Figure 1A

Under normal conditions (F1, F2, and F3 are healthy), when S1 is pressed, timer coil K4 will pick up and it energizes the coil of the contactor K2, and that in turn energizes the coil of line contactor K1. This will drive the motor in the star configuration. The NO contact of K1 is wired parallel to S1 such that the circuit remains latched until S0 is pressed.

After the time duration set on the star delta timer, the K2 coil is de-energized and K3 is energized and the motor runs in the delta configuration. When S0 is pressed or during overload trips or F1 fuse blown outs, the coils of the contactor K1 and K3 de-energizes and the motor stops.

Star contactor (K2) and Delta contactor (K3) are electrically interlocked using NC contacts, such that both contactors are never closed at a time. Additionally, they are also mechanically interlocked. This makes sure that the coil of K2 is energized only when K3 is open and the coil of K3 is energized only when K2 is open.

Torque reduction

Since the starting current is reduced by the factor of three, the starting torque also reduces by the factor of 3. The characteristics of current and torque during start, run and transition from star to delta are shown in the figure below.

Star-delta charateristics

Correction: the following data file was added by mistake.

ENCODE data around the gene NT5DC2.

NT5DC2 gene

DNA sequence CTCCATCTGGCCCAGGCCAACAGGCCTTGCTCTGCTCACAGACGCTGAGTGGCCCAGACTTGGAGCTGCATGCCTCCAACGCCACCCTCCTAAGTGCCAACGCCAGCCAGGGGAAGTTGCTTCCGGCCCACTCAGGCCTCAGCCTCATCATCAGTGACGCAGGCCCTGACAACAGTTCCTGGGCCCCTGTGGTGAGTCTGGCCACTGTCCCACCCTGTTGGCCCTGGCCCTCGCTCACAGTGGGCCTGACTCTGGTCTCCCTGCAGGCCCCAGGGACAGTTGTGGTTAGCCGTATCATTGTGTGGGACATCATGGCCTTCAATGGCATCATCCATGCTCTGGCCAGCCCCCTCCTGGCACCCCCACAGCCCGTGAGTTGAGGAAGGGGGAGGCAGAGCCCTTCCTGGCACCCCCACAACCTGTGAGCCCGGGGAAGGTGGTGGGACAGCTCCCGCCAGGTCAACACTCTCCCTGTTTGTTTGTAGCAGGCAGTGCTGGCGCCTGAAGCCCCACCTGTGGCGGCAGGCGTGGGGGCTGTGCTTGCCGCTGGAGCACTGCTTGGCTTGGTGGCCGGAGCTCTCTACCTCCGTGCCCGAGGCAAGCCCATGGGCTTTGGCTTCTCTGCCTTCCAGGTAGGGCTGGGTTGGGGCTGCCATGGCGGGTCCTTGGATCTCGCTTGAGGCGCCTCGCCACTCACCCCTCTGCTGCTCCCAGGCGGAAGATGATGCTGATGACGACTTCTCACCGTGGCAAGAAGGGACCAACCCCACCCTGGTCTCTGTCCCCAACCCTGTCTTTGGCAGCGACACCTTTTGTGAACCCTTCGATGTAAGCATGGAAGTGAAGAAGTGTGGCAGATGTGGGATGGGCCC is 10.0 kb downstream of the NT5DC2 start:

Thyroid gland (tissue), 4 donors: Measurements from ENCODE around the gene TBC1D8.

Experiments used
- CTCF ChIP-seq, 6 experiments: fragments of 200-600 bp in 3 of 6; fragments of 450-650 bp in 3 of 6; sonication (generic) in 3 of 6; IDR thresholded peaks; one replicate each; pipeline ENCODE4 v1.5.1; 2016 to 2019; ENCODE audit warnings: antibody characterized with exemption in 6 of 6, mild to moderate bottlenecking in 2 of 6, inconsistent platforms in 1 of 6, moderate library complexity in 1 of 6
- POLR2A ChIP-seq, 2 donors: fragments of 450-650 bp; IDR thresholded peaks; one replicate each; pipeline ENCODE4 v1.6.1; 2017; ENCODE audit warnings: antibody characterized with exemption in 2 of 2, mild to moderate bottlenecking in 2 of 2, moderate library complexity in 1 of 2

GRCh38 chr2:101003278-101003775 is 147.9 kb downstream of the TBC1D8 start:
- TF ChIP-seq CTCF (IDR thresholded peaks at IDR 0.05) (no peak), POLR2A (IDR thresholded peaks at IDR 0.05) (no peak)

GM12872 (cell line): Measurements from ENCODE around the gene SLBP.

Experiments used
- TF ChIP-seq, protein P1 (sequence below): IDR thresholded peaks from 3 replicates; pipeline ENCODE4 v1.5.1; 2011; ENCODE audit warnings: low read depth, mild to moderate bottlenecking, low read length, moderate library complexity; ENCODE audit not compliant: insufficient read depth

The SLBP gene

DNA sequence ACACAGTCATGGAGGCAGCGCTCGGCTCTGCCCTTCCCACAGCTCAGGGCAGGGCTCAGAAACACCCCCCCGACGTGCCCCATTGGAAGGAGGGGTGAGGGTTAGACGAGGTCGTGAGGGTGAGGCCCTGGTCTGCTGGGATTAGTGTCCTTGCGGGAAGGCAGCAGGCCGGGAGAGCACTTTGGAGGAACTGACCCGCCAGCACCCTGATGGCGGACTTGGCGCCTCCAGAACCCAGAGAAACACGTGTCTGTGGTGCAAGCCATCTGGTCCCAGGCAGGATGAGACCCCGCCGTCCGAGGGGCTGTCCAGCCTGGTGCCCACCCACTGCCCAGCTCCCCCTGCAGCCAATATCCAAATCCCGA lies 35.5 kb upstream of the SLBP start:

Open transition star-delta starting

The circuit that we have discussed earlier (Figure 1A) is that of an open transition star-delta starter. If you closely observe, the motor is disconnected during the transition from star to delta configuration. Meaning that the starter momentarily disconnects from the motor and reconnects in a delta configuration.

The transition may result in transient currents and torque dependent on the magnitude of back EMF generated by the rotor at the instant of the closure of the delta contactor. It is easier, cost-effective, and widely used than the closed transition starting.

The following are the four stages of open transition starting:

  1. Off Stage
  2. Star stage
  3. Transition Stage
  4. Delta stage

Closed transition star-delta starting

In closed transition, the transition for the star to delta configuration is achieved without disconnecting the motor. In order to achieve that, an additional three-pole contactor and three resistors are required. This contactor is closed before opening the star contactor and open after closing the delta contactor. By doing so, the transition current can be limited.

The following are the stages of open transition starting:

  1. Off State
  2. Star Stage – Main contactor and Star contactor will be closed.
  3. Transition state – Transition contactor is closed and star contactor is opened.
  4. Delta stage – Delta contactor is closed and transition contactor is opened.
Closed transition star delta starter

Advantages and disadvantages of star-delta starters


  • The cheapest method to start a motor.
  • The starting current is reduced to 33% of direct online starting current.
  • Better torque per ampere of line current than other starters.
  • Star-delta starters do not require any voltage reduction equipment.


  • Torque reduced to 1/3 of direct online starting torque.
  • Six terminal motor required.
  • Break-in supply to the motor during the transition from star to delta.
  • More cable is required.